American Arbitration Law

American Arbitration Law : Reformation-Nationalization-Internationalization

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Description

With an overburdened and cumbersome system of court litigation, arbitration is becoming an increasingly attractive means of settling disputes. Government enforcement of arbitration agreements and awards is, however, rife with tensions. Among them are tensions between freedom of contract and the need to protect the weak or ill-informed, between the protections of judicial process and the efficiency and responsiveness of more informal justice, between the federal government and the states. Macneil examines the history of the American arbitration law that deals with these and other tensions. He analyzes the personalities and forces that animated the passing of the United States Arbitration Act of 1925, and its later revolutionizing by the Supreme Court. Macneil also discusses how distorted perceptions of arbitration history in turn distort current law.show more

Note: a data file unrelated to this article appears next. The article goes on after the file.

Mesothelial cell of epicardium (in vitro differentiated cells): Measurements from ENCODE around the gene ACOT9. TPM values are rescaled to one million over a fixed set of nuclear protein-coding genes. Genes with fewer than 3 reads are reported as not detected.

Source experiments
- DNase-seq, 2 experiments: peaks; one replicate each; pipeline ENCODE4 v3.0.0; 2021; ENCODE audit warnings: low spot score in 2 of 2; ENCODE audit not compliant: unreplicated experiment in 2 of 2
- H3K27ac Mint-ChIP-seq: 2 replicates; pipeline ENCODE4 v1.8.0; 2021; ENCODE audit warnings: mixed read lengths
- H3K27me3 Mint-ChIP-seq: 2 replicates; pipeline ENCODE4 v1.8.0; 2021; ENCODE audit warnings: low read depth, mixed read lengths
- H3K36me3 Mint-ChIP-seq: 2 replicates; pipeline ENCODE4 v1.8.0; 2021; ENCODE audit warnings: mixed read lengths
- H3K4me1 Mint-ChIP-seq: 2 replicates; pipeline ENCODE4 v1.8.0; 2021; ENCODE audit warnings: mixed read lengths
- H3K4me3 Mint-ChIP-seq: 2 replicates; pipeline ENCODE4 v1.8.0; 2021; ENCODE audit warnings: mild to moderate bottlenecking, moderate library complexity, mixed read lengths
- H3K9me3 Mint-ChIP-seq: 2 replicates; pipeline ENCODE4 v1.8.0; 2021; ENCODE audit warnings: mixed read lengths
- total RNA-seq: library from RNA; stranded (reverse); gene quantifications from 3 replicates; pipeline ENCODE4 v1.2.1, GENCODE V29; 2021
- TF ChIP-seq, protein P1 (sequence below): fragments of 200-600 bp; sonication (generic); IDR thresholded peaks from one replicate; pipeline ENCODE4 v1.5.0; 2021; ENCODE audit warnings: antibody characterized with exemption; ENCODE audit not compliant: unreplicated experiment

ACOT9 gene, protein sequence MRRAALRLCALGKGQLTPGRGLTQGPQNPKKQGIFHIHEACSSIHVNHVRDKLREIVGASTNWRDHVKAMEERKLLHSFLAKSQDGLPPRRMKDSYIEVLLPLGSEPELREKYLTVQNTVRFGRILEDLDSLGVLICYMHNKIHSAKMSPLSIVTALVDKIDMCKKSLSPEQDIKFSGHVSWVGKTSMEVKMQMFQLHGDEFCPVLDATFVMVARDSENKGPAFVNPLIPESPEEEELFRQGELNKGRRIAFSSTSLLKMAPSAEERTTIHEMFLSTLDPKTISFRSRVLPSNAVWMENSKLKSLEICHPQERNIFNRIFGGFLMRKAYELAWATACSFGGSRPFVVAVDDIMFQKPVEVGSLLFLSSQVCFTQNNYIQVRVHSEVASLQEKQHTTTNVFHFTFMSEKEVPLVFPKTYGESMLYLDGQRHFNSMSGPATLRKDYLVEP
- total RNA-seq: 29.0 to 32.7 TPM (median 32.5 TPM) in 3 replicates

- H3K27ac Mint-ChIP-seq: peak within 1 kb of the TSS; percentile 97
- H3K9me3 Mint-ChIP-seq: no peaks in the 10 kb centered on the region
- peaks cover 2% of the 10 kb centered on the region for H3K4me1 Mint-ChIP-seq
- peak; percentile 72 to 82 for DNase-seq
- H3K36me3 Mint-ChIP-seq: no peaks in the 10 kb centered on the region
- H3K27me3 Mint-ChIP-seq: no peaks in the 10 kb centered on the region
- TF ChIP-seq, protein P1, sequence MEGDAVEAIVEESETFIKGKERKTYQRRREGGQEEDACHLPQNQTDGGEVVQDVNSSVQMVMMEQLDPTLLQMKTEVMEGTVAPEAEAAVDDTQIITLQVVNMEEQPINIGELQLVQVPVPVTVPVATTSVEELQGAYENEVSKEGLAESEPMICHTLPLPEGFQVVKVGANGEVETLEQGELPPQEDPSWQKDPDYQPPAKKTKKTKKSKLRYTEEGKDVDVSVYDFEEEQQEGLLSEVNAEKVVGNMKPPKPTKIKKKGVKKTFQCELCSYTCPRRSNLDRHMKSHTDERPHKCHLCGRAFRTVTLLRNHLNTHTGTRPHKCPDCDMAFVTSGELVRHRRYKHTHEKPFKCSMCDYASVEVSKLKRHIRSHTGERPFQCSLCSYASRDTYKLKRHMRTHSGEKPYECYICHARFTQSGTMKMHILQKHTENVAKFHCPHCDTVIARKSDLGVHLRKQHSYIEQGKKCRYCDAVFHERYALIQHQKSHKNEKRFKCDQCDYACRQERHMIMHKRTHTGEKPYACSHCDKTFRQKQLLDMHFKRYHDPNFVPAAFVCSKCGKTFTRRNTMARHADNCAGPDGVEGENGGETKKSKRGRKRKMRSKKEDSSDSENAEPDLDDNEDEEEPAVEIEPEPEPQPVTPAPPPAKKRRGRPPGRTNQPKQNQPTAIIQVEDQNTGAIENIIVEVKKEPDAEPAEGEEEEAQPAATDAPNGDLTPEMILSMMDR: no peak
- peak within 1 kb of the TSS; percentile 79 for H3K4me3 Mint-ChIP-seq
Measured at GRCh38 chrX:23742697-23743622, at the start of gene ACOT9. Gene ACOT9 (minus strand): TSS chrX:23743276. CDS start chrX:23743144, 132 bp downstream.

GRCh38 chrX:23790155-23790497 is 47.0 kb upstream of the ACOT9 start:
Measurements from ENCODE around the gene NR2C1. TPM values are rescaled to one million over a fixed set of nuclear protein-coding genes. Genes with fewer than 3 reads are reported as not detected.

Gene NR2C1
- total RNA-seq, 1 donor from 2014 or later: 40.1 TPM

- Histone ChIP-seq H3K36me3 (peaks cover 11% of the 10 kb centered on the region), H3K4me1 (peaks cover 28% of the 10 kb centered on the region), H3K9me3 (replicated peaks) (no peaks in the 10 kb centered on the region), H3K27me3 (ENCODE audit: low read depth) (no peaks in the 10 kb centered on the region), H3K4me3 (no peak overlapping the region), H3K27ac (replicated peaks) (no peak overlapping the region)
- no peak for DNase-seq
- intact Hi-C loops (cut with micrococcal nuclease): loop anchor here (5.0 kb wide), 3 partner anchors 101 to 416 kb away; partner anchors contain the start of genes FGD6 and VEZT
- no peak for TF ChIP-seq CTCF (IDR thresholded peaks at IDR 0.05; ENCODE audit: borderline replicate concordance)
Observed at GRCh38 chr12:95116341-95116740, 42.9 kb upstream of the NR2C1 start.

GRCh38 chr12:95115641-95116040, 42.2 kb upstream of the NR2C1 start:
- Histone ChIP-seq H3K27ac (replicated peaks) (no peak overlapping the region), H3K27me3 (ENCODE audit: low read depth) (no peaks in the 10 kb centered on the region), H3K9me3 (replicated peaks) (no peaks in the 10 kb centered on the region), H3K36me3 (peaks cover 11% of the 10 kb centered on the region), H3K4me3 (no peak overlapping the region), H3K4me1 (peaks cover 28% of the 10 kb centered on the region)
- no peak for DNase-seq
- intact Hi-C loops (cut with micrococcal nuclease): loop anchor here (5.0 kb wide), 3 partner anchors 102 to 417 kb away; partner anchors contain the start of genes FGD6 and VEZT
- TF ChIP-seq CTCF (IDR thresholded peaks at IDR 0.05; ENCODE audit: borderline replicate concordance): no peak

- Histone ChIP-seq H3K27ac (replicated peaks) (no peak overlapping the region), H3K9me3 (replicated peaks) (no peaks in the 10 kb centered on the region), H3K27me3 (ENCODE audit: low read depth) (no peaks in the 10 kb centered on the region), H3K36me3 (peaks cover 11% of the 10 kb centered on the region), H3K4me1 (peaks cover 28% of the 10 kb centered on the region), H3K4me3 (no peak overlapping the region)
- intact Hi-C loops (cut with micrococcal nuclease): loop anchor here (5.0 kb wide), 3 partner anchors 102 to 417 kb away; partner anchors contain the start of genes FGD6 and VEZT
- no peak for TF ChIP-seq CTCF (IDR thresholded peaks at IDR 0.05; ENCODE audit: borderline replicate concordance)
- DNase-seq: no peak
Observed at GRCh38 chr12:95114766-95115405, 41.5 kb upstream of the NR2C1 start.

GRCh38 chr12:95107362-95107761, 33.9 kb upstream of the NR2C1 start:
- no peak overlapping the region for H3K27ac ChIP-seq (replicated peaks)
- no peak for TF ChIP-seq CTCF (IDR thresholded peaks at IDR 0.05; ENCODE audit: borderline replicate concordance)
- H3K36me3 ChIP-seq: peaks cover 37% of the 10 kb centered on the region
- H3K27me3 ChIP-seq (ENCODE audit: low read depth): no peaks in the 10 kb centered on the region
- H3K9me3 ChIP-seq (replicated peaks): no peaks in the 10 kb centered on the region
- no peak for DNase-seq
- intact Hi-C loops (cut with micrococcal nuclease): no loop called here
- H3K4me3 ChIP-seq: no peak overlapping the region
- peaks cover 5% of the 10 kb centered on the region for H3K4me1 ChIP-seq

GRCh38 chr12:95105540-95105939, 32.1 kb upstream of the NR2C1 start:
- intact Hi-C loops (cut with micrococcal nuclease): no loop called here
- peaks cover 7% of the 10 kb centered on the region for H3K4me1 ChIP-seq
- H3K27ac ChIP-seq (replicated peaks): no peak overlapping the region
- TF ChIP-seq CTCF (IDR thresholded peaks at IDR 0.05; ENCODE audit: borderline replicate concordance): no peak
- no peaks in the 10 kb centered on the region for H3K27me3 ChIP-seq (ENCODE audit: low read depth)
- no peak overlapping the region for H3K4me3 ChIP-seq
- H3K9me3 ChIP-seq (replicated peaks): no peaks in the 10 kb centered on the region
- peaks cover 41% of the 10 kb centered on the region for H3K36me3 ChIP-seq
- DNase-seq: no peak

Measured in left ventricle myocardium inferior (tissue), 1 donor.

Product details

  • Hardback | 282 pages
  • 145.3 x 217.9 x 29.2mm | 537.46g
  • Oxford University Press Inc
  • New York, United States
  • English
  • New.
  • 0195070623
  • 9780195070620

Back cover copy

Clearly written and enhanced with detailed footnotes, this work will be essential for both scholar and professional alike.show more

Review quote

"An important piece of legal history...the book presents previously ignored eviedence concerning the USAA's origins. Macneil's analysis also reveals a new perspecitve on the 'premodern' state law of commercial arbitration and the reform movement it spawned...his writing should spark additional scholarly interest in the battles over the modernization of United States arbitration law."--The Journal of American History"A useful history of the development of arbitration law in the United States during the 20th century....It is well written and easily readable, and Professor MacNeil's strong views on the development of the law make the material much more entertaining than the usual treatises on the subject."--World Arbitration & Mediation Reportshow more